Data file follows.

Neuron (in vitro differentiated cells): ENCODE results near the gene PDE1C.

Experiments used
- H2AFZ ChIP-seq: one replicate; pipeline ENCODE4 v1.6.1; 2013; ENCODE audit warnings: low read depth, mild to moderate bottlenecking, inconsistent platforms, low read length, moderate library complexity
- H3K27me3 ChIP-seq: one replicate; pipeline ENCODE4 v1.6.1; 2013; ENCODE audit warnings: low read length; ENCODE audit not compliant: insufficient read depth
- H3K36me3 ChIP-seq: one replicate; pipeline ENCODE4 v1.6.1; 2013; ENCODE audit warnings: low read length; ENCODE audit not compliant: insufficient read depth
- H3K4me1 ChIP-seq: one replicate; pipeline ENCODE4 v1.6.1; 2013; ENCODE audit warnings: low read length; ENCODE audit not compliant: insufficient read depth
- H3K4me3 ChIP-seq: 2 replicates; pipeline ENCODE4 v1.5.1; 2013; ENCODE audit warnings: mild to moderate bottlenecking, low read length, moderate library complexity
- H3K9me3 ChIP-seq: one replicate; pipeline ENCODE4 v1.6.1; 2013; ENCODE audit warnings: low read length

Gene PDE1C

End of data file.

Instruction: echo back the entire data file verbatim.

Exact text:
Neuron (in vitro differentiated cells): ENCODE results near the gene PDE1C.

Experiments used
- H2AFZ ChIP-seq: one replicate; pipeline ENCODE4 v1.6.1; 2013; ENCODE audit warnings: low read depth, mild to moderate bottlenecking, inconsistent platforms, low read length, moderate library complexity
- H3K27me3 ChIP-seq: one replicate; pipeline ENCODE4 v1.6.1; 2013; ENCODE audit warnings: low read length; ENCODE audit not compliant: insufficient read depth
- H3K36me3 ChIP-seq: one replicate; pipeline ENCODE4 v1.6.1; 2013; ENCODE audit warnings: low read length; ENCODE audit not compliant: insufficient read depth
- H3K4me1 ChIP-seq: one replicate; pipeline ENCODE4 v1.6.1; 2013; ENCODE audit warnings: low read length; ENCODE audit not compliant: insufficient read depth
- H3K4me3 ChIP-seq: 2 replicates; pipeline ENCODE4 v1.5.1; 2013; ENCODE audit warnings: mild to moderate bottlenecking, low read length, moderate library complexity
- H3K9me3 ChIP-seq: one replicate; pipeline ENCODE4 v1.6.1; 2013; ENCODE audit warnings: low read length

Gene PDE1C